Was I surprised by this no, of course not. What it will mean is that the companies such as Microsoft, HP ect will have their potential customers grow up on their product and understand it. In 25 years time when my son’s classmates maybe in a position to buy IT, they are going to be more and more disposed to brands that they have grown up with. This generation will not know that IBM made the PC mainstream. There is every likelihood that as for Accenture and EDS, they will not learn about IBM as a company in a practical sense until they reach the workforce in 20 or so years.
This is a fundamental challenge in particular with the growth of Google, e-Bay etc as brands. How IBM, Accenture etc handle it may very well define how they maintain a future as an organisation in the future. The need for these firms to continually reinvent themselves is becoming clearer, and the reinvention cycles for every brand in IT, consumer or enterprise is becoming shorter.

26. October 2007 07:04 by Phil | Comments (1) | Permalink

Facebook as a de facto operating system

I admit that I am on Facebook, not really that exciting I hear you say, however what is exciting (or sad depending on perspective) is that I don’t spend much time there. I tend to ignore requests to join what various groups, or in effect what are 101 different applications that sit on top of Facebook. and seem to be mushrooming in number. It and some other thoughts that I had seen, has led me to see Facebook as becoming a de-facto Operating System.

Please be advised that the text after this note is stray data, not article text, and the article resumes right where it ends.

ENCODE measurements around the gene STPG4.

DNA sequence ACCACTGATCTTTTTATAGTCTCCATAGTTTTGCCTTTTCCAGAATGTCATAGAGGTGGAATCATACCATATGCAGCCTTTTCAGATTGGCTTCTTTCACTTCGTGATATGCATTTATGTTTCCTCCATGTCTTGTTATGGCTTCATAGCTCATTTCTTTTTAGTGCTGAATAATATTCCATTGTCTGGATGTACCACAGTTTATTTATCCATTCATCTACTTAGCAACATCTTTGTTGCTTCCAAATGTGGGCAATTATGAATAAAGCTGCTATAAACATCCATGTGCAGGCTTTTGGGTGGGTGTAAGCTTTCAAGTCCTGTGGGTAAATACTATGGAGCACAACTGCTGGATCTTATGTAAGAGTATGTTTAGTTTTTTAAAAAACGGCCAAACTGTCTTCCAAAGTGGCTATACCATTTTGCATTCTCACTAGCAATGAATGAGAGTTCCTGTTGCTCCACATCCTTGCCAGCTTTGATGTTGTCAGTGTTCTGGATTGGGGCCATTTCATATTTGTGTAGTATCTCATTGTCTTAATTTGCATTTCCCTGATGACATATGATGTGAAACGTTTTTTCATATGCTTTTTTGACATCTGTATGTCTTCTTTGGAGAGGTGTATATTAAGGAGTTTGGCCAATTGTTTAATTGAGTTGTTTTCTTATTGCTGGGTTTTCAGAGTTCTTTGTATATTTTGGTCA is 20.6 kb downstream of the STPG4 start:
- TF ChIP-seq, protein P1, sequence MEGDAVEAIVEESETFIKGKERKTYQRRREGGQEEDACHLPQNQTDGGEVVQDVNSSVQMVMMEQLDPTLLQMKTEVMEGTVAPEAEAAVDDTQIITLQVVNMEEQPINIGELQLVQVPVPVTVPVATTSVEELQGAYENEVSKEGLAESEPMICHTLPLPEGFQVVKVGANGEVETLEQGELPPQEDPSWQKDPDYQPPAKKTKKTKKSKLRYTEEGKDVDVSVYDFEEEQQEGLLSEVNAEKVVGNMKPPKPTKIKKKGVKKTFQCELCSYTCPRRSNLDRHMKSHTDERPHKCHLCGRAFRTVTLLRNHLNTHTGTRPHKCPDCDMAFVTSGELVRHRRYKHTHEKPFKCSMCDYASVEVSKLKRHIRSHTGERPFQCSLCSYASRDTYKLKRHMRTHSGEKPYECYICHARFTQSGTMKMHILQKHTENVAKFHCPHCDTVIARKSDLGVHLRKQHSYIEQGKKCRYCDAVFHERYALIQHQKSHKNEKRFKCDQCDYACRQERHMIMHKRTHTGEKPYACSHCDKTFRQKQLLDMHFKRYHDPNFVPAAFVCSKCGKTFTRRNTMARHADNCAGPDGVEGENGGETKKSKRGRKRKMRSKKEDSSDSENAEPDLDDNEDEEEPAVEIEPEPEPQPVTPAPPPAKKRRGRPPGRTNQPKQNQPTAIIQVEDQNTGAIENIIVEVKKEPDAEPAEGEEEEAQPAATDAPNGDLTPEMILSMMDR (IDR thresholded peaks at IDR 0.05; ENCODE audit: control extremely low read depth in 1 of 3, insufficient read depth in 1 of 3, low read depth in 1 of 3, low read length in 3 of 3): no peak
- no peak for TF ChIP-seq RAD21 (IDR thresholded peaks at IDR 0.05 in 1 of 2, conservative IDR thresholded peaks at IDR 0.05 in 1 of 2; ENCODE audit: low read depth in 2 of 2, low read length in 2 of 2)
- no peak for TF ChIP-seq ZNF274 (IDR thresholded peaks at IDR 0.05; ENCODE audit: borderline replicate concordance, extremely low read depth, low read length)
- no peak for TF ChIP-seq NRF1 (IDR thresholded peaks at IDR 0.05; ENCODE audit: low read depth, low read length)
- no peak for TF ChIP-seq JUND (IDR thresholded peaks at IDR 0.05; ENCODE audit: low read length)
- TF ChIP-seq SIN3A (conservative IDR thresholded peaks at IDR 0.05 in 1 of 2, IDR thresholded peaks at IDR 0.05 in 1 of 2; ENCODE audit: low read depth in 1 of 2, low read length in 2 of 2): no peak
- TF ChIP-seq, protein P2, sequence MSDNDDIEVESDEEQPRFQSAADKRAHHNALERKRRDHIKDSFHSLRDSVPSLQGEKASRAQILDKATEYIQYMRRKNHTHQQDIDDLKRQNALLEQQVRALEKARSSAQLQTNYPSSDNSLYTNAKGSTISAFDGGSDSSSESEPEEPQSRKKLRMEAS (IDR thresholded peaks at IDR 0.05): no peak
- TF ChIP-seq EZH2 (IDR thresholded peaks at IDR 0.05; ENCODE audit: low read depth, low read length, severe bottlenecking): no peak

This concept is stunning in realisation. Facebook as an OS embodies so much of the new world of consumer led IT, it has open source as its core for many of the applications, a plug in model of delivery, in effect SaaS but free. Aside from the customer base and flow through in terms of being on the cutting edge of consumer led IT, is a key driver I believe for the acquisition by Microsoft of a small strategic stake.

What is more inevitable, just as I suggested to EDS to get Google into their Agility Alliance, this highlights that the new breed of software based companies such as Facebook, Google and e-Bay (which seems like an old breed company in Facebook terms) are going to transform the way in which IT is engaged. The incumbents need to understand how to engage with the new models, or they will be quickly subsumed as the new dinosaurs. This is where companies such as Dell, Microsoft and HP are at an advantage, the penetration that they have into the consumer led markets can put them one step ahead of firms such as Accenture, EDS, Fujitsu (ex Japan) and of course IBM.

26. October 2007 06:44 by Phil | Comments (0) | Permalink

The other 95%

Over the years I have been presenting or doing client workshops I have often had a slide that is simply put as the other 95%. By this I highlight the part of the enterprise budget that is not IT related. I often hear from frustrated IT directors not being able to get their CEO's ear on the basis of competing priorities for tight funds. It is in many ways further proof of the need for IT to integrate itself into the organisation and highlight the value it brings processes that make up the 95%. The sooner an IT department does this the higher the level of IT credibility, and the better chance IT has of catching more than a fair share of the CEO ear.

23. October 2007 19:26 by Phil | Comments (0) | Permalink